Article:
On the other hand, when reading written Italian one doesn’t know, first of all, on what syllable the stress falls, unless its the last (in which case the vowel carries an accent mark). Nor does one know whether or is to be pronounced as open or closed, or whether sz or zz is to be read as voiced or unvoiced. Consequently, the Italian alphabet is not reader-friendly.

Spanish is the opposite. Someone trying to write down spoken Spanish but not thoroughly versed in the language will not know when to write a silent h; whether the phoneme /x/ before or i is to be written g or j; whether (outside northern and central Spain) /s/ is written sz or (before e or ic; or whether to write b or v. Many Spanish surnames have changed their spelling on crossing the ocean: Chaves, Cortés and Valdés, for example, became Chávez, Cortez and Valdez, respectively.

But reading Spanish correctly, according to any one regional standard, presents no problem. Syllabic accent follows strict rules, and no letter represents more than one sound, except x in proper names of non-Spanish origin (such as México or Xola or Xàtiva ), which one needs to learn.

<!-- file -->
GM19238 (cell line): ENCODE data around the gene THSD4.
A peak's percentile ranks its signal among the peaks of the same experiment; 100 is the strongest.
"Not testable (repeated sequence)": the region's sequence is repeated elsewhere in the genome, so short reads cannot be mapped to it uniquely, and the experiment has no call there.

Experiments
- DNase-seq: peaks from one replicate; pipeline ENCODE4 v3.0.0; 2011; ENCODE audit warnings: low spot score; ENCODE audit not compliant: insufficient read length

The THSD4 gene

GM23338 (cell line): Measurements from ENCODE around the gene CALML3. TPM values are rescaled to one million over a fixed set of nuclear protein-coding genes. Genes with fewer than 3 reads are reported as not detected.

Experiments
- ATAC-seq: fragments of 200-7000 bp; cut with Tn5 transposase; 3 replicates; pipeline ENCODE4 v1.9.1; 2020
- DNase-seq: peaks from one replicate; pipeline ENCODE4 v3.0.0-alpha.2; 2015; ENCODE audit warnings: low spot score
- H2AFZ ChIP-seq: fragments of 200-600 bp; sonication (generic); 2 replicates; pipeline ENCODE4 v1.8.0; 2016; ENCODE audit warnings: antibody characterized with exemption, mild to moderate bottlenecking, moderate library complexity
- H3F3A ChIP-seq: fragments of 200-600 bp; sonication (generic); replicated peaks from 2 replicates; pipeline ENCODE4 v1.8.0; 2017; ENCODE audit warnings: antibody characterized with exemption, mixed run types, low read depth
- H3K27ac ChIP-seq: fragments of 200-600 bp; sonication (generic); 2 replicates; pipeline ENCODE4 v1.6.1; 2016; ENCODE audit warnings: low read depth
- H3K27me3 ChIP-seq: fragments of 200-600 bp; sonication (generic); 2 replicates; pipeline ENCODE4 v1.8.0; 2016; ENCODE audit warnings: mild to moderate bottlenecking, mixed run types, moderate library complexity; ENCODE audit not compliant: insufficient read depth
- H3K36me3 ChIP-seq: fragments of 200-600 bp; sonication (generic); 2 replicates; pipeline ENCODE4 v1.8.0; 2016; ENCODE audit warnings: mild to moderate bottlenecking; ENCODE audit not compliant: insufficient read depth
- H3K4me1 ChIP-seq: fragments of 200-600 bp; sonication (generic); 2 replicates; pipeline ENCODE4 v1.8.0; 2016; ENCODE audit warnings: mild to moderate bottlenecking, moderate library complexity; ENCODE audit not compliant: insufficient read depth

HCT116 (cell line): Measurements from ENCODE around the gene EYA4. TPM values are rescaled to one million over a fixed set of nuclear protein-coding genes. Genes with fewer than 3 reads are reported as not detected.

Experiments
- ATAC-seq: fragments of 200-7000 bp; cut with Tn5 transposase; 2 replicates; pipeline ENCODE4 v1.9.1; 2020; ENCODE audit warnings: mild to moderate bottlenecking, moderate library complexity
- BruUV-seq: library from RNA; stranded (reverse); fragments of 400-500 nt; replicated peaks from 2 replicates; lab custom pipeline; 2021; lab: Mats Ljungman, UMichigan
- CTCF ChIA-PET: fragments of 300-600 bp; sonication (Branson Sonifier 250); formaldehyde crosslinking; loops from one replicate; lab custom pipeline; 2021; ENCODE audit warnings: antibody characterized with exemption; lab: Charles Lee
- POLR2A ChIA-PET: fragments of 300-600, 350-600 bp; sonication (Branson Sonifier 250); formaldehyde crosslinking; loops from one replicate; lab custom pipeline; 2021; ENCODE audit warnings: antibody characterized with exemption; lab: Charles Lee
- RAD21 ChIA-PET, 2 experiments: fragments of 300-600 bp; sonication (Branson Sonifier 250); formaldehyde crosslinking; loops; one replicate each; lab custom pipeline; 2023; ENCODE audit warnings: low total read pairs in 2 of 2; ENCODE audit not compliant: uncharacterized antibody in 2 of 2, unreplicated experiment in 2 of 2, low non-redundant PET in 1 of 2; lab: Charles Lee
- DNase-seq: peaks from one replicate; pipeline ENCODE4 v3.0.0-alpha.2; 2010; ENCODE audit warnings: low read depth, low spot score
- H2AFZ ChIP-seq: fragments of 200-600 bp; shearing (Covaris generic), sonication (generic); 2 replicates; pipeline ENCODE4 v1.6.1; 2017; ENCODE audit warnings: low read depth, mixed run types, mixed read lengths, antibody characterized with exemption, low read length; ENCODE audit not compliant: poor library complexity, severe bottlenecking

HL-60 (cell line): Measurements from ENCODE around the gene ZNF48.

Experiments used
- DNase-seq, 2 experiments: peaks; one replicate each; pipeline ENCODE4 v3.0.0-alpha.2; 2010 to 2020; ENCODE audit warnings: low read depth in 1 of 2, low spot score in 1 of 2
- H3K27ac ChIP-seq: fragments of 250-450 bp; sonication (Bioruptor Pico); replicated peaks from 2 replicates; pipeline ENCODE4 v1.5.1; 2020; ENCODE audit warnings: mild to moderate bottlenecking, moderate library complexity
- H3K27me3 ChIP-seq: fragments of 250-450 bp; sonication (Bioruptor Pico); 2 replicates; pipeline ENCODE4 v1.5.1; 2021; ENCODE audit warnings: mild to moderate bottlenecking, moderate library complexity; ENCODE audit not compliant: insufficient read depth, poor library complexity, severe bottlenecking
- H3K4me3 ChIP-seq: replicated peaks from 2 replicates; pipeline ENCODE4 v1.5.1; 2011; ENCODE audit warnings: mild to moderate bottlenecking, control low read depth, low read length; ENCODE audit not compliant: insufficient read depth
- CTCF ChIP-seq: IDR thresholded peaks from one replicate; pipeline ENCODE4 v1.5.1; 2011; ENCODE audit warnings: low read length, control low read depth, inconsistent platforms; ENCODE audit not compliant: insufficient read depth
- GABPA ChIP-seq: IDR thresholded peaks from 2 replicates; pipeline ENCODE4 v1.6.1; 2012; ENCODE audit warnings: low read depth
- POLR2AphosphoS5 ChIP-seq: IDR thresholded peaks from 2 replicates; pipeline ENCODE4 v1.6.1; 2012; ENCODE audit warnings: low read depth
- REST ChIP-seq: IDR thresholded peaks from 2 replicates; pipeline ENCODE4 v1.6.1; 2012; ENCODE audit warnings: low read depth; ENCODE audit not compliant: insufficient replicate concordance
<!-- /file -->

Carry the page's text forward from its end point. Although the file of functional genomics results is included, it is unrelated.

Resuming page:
So let me get back to Macedonian cyrillic. Macedonian, unlike other South Slavic languages, has fixed syllabic stress — on the penultimate in two-syllable words and the antepenultimate in longer words. It has, unlike Serbocroat, no long and short vowels. Unlike Bulgarian, vowels sound the same whether stressed  or not. It has neither digraphs nor the opposite (that is, single letters representing two sounds, like Bulgarian [or Russian] щ,  ю and я). It seems perfect to me.







September 14, 2016

It can often be said, in the case of three languages (say X, Y and Z) of the same family, that Y is “between” X and Z. For example, as stated in Wikipedia (with several references given), “Dutch is closely related to German and English and is said to be between them.” Such “betweenness” is roughly symmetric, in the sense that Y has some features in common with X and others with Z, in addition to having some that are shared with neither. It can, more over, be refined further: Frisian can be said to be between Dutch and English, and Low German between Dutch and German. In a similar way, Catalan is between French and Spanish, while Occitan is between Catalan and French, and Aragonese is between Catalan and Spanish.